Chestnuts roasting on an open fire aren’t just the lyrics to the Christmas Song, made famous by the great Nat King Cole. They’re also a fantastic treat to make during the holiday season! Not only will they fill your home with an incredible aroma, but the actual chestnuts are fairly delicious.
Roasting Chestnuts over an open fire (or in the oven) is an extremely easy and great holiday entertainment idea, as well as a delicious snack. This step by step guide will walk you through the tools needed and how to roast delicious roasted chestnuts that will make you a holiday hero.
Step 1 : Buy Chestnuts
Fresh chestnuts best used for roasting have the shell on and usually found in the produce section of a grocers or supermarket. Farmer’s markets will likely have them as well.
Chef’s Tip: Buy the chestnuts as close to the day you are roasting them so they are fresh.
Step 2: Get The Tools Ready
If using the oven, the key tool needed for roasted chestnuts is a cast iron pan or roasting dish. If using a fire, which we highly recommend, these are some additional tools to make the roasting experience both easier and safe.
- High Heat Welding Style Gloves – This is important to avoid burning hands when the fire and heat are several hundred degrees. Protect those hands!
- Cast Iron Pan – A cast iron pan can handle the heat.
- A Large Grill – Because the cast iron pan is heavy, in addition to having a handle, using a large grill is key as it helps to keep it stable.
Step 3: Prepare the Chestnuts for Roasting
Chestnuts are a soft nut surrounded by a hard shell. The nut has a fair amount of moisture and steams when cooking. To avoid the chestnut from exploding it’s important to prepare the chestnut for cooking over an open fire.
One side of the shell is typically flat while the other is rounded. Be sure the nuts are fresh and uncut when buying. Start off by rinsing the chestnuts in cold water. Score the flat side of each chestnut with a paring or serrated knife with an ‘X’. This should be deep enough to just expose inside the nut casing and to prevent them from popping too violently as the steam escapes. Only one side needs the scoring.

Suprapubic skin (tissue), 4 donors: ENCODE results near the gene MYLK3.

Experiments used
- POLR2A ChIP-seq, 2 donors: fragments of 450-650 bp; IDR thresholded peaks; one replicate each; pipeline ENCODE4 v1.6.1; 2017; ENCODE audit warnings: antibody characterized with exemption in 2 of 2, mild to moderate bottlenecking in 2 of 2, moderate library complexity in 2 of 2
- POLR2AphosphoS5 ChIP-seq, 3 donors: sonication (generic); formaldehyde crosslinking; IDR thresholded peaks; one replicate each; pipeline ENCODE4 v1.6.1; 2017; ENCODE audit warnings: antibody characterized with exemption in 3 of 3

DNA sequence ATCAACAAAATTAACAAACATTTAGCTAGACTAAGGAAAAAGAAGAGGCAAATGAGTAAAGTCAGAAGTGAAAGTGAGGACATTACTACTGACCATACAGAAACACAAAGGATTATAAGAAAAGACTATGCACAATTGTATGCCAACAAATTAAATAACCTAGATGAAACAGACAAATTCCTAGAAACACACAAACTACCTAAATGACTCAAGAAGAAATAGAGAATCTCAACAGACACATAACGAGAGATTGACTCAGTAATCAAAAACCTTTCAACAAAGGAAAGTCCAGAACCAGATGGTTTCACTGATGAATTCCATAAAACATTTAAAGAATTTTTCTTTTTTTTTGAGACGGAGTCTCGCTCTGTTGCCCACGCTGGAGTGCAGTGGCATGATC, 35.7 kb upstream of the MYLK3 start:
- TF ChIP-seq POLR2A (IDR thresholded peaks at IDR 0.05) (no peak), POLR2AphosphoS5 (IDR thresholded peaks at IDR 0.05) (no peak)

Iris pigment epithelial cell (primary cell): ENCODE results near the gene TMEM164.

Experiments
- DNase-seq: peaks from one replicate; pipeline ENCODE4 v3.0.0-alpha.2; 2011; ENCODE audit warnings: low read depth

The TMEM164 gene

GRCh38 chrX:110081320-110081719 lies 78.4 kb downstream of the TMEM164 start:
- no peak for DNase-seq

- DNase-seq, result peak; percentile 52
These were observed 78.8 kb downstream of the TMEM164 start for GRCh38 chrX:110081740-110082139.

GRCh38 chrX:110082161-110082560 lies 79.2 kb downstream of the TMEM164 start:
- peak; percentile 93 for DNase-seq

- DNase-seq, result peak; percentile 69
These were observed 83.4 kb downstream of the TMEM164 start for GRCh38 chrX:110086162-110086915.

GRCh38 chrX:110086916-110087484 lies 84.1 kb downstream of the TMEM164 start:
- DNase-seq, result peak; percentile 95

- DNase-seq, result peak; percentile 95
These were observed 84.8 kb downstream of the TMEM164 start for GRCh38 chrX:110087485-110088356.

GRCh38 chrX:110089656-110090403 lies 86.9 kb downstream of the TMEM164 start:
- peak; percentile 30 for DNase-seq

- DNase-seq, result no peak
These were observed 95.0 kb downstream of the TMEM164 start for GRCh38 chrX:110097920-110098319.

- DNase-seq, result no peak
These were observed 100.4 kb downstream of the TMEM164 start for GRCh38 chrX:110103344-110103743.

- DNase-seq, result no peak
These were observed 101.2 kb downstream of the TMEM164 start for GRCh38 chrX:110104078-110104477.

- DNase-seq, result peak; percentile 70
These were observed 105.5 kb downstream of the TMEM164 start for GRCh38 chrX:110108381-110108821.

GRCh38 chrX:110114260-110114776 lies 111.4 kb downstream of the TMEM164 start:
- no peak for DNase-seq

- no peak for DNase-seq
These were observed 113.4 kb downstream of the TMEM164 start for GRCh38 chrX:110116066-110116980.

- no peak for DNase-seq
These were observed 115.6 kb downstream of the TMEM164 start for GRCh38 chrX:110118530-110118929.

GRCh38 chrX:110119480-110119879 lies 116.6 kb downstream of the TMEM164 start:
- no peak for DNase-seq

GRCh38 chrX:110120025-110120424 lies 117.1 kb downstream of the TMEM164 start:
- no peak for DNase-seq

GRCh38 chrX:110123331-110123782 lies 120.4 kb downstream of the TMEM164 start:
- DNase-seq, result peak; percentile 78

Step 4: Ready, Steady, Roast!
Start with hot lumps of charcoal or a good bed of hot embers in an open log fire.
Lay out just enough charcoal that the cast iron pan will set atop the embers on but not touch the handle. Setting a large grill for indirect cooking is an easy way to do this.
Put the chestnuts into a seasoned cast iron pan, ensuring they’re spread evenly. The scored side should be facing up. This allows the shell to absorb all the high heat first. Cover the pan before placing this over your open fire or in your oven. You can cover it with aluminium foil if you don’t have a fireproof lid.
Place the pan over the coals. Allow the cast iron pan to heat up with the chestnuts in the pan.
After 5 minutes, begin to stir the chestnuts. Stir occasionally for an additional 5 – 7 minutes or until the shells begin to split – the insides should also be soft. Over fire, roasted chestnuts will cook in 10 – 12 minutes if the shell is on.
Remove from the fire. Wrap the roasted chestnuts in a damp towel to steam them and allow them to cool. This makes them both less painful and easier to peel.
When cool enough to handle, remove the outer hard shell, then serve warm with a touch of salt and enjoy with your loved ones!
What do roasted chestnuts taste like?
Roasted Chestnuts will be soft, buttery, and slightly nutty. These mild flavored nuts have a lot of moisture and make for a nice chewy bite.
Finish with a good quality finishing salt for extra flavor, or some melted butter.
How to serve and store chestnuts
After roasting chestnuts, they are best served the same day as roasting. Simply place them in a dish, remove the shells and eat as required. Have an empty dish handy to collect the shells. The presentation is part of the roasted chestnut experience.
If they are not all consumed, then store in an airtight container and rewarm gently over a low heat with some butter or oil within two days. Because the moisture is cooked out during the roasting process, they don’t reheat well.
What else can you roast?
If you don’t love the taste of chestnuts, don’t despair! You can still get into the festive spirit (and make the most of your home’s open fire) by roasting other treats. Some options include fruit, marshmallows, seeds, and other nuts, such as pecans and hazelnuts.